KOLKATA (AFP) - Three men were sentenced to death on Saturday (Jan 30) by an Indian court for the gang-rape and murder of a student, in a case that sparked outrage over women's safety.
A further three defendants were given life sentences for the gang-rape of the victim.
The court in Kolkata handed down the sentences following their conviction on Thursday. The 21-year-old woman was targeted as she walked home after an exam in 2013 in eastern West Bengal state.
Senior public prosecutor Anindya Raut told AFP: "It was a gruesome crime, a rarest of the rarest case." Judge Sanchita Sarkar handed down the verdicts in a packed court which included the victim's family.
"I award the death sentence to three convicts on charges of gang-rape and murder of the student and life imprisonment to three others for gang rape, criminal conspiracy and causing disappearance of evidence," Sarkar said.
Scores of activists and people from the victim's home village were at court chanting slogans against the convicts and demanding death for all of them.
Extra police officers were deployed outside the court following a scuffle on Thursday between police and protesters who tried to enter the court complex.
"Justice has failed us as two of the accused were acquitted and three were awarded life sentences," the victim's brother told AFP.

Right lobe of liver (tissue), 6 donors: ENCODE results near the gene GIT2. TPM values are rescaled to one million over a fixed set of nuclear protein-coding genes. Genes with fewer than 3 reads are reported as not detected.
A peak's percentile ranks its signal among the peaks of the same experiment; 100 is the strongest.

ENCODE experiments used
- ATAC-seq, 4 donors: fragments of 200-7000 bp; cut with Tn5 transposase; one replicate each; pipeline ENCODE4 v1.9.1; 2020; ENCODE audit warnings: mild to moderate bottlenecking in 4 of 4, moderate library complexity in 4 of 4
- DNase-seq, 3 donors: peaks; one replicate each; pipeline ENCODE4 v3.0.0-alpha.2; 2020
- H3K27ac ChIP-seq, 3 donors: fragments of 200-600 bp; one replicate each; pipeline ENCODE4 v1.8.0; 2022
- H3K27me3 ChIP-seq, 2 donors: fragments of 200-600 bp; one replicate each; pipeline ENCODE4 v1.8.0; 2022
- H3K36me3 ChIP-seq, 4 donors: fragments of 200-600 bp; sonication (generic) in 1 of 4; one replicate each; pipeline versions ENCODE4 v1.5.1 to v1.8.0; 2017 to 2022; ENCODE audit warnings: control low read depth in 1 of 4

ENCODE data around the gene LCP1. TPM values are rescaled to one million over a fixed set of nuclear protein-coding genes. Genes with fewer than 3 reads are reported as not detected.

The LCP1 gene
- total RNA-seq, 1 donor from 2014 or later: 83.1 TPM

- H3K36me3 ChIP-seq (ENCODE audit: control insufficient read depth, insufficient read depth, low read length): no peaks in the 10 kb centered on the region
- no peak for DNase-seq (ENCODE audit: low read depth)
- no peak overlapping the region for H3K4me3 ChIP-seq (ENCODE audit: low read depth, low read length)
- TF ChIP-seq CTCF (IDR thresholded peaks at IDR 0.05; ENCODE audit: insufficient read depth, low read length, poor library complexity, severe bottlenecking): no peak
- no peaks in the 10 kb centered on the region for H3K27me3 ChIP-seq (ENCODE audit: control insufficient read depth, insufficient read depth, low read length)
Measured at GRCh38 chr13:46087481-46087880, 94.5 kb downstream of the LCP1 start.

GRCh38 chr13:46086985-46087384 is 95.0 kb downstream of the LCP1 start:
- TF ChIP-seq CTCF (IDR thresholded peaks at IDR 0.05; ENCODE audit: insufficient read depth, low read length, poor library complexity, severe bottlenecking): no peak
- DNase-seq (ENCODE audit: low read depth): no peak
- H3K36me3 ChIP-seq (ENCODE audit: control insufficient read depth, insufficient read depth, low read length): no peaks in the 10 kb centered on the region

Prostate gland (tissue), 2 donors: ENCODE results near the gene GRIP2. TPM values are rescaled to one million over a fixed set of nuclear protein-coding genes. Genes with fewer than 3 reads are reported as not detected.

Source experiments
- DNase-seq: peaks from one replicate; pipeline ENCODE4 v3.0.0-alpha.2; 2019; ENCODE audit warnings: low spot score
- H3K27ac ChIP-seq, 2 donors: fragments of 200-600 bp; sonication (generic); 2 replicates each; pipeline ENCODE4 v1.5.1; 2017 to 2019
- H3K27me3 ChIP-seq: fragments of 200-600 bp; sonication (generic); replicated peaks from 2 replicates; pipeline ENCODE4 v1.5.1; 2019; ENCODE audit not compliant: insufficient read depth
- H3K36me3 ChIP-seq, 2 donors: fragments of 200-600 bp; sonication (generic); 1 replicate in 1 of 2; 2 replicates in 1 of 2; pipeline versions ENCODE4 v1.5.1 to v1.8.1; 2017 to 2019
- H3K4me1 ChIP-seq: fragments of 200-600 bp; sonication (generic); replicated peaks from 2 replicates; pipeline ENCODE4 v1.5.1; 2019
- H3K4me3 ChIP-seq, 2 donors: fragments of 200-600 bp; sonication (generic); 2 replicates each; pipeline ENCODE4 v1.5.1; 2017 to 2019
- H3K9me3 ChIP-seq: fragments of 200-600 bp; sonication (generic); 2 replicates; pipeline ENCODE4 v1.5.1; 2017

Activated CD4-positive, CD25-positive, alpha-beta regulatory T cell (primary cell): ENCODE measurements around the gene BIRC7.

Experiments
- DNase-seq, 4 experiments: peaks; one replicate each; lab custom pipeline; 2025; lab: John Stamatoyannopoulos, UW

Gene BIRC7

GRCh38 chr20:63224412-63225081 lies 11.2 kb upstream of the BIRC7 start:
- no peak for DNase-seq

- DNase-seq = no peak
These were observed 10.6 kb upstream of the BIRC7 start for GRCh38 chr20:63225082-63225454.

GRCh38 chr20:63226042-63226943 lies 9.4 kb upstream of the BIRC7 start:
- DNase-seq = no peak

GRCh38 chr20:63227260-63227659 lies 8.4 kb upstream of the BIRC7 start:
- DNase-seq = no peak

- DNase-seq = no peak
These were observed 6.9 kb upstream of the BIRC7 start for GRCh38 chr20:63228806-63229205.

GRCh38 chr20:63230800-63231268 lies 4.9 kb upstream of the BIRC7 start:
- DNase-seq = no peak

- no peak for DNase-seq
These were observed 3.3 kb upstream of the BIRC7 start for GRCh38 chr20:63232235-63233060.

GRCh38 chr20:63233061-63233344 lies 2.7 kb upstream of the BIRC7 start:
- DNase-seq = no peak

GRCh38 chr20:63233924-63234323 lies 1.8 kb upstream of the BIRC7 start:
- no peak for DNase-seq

The woman, who cannot be named for legal reasons, was grabbed after getting off the bus before being dragged to a nearby abandoned farm.
The gang attacked her as she returned from the university to her home in a village, 50km north-east of Kolkata, on June 2013.
She was found gagged and laying in a pool of blood in a field the next morning. Evidence showed she had been repeatedly raped.
Two of the eight accused were acquitted for lack of evidence by the court.
The attack triggered anger in West Bengal state and came just months after the fatal gang-rape of a student in Delhi in December 2012 that shone a global spotlight on violence against women in India.
The 2012 incident led to an overhaul of India's rape laws, including speeding up of trials and tougher penalties for offenders, but high numbers of assaults persist.